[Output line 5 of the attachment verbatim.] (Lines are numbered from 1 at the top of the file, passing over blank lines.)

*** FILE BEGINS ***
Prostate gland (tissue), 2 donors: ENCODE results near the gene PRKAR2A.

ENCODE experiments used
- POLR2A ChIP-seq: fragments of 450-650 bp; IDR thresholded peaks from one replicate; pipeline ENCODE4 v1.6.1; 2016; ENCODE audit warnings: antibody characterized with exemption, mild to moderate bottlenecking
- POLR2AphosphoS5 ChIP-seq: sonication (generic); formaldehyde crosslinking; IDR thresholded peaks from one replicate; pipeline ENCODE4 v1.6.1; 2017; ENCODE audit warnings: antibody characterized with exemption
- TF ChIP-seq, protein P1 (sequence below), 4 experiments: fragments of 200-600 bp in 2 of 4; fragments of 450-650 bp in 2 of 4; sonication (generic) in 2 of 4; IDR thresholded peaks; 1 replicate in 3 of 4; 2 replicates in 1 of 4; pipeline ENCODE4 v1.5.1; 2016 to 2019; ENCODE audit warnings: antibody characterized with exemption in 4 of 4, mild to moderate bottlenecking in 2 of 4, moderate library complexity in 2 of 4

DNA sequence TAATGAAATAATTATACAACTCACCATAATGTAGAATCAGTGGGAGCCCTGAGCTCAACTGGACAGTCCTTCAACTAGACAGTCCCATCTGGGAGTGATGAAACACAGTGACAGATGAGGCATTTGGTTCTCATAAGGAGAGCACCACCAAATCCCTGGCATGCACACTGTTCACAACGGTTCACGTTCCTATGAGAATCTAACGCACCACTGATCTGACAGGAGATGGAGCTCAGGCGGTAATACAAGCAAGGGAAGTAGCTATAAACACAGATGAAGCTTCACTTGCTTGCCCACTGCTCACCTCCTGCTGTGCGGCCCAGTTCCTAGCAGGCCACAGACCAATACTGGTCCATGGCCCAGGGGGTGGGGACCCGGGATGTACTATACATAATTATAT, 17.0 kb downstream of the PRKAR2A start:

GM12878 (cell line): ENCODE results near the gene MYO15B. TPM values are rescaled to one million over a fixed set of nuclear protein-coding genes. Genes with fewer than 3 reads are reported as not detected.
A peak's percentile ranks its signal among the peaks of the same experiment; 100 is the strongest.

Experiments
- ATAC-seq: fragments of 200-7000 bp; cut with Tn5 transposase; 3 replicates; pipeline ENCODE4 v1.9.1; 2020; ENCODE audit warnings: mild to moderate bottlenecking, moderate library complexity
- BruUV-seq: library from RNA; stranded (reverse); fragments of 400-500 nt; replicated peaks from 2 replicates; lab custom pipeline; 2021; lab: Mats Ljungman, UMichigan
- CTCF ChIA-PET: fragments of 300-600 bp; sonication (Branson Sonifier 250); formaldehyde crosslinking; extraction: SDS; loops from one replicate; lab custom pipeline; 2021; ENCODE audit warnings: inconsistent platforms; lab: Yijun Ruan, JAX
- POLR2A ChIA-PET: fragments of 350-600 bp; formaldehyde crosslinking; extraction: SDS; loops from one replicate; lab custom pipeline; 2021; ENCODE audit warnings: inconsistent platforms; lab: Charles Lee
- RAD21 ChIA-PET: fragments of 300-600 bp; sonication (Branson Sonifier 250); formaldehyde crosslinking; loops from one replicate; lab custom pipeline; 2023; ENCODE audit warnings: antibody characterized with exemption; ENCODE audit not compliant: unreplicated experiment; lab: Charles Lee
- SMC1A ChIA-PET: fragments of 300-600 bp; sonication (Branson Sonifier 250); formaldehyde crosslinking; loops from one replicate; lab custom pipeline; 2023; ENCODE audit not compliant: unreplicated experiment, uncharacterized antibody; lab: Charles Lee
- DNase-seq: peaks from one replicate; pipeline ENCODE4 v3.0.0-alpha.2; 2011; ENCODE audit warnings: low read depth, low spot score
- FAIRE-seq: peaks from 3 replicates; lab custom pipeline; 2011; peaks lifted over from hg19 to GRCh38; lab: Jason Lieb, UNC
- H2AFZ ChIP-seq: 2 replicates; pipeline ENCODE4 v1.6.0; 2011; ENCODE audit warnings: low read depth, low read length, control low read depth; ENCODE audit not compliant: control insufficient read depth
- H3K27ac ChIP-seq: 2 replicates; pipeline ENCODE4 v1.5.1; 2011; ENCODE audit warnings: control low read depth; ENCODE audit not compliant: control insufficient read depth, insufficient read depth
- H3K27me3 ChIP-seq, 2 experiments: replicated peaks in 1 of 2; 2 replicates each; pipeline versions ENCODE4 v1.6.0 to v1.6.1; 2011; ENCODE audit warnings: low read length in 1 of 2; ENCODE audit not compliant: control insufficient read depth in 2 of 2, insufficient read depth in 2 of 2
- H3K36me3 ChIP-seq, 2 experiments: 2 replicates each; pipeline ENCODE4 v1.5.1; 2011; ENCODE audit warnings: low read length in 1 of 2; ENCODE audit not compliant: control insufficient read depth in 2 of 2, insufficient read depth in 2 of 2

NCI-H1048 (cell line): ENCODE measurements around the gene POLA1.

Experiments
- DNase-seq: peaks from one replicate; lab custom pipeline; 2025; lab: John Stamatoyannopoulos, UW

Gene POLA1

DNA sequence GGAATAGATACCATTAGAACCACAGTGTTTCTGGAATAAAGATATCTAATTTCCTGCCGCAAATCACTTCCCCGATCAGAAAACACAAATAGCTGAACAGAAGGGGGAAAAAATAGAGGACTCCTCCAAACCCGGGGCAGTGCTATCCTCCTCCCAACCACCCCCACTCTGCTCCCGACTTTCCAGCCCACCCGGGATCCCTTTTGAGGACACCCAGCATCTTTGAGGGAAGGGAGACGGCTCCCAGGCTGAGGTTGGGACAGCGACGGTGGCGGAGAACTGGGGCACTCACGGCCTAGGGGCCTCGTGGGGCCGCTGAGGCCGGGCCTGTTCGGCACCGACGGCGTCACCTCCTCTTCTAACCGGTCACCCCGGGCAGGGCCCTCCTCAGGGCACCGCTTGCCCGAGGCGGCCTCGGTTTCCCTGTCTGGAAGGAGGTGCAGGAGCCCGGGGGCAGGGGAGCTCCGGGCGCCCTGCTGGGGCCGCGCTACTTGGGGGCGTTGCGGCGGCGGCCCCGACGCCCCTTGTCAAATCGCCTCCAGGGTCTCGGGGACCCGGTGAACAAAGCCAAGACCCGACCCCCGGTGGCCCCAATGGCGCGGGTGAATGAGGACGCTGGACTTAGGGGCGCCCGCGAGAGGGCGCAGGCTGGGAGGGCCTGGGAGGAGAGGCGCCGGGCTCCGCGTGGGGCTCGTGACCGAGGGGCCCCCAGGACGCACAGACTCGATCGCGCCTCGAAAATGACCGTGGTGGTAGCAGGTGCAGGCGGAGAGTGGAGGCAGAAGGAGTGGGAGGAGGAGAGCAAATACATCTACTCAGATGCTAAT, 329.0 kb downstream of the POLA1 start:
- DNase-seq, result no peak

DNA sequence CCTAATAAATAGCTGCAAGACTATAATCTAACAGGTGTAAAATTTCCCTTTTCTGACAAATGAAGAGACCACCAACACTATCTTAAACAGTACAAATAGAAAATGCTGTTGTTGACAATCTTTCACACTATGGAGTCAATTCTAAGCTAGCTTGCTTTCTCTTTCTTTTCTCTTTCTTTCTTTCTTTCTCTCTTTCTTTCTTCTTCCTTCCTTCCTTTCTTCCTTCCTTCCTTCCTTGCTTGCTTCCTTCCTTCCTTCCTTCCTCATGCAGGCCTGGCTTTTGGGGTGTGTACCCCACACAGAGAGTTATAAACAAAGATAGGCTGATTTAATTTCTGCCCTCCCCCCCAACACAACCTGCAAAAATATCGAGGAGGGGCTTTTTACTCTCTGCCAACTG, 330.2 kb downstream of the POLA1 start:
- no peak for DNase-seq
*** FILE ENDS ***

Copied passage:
- TF ChIP-seq, protein P1 (sequence below), 4 experiments: fragments of 200-600 bp in 2 of 4; fragments of 450-650 bp in 2 of 4; sonication (generic) in 2 of 4; IDR thresholded peaks; 1 replicate in 3 of 4; 2 replicates in 1 of 4; pipeline ENCODE4 v1.5.1; 2016 to 2019; ENCODE audit warnings: antibody characterized with exemption in 4 of 4, mild to moderate bottlenecking in 2 of 4, moderate library complexity in 2 of 4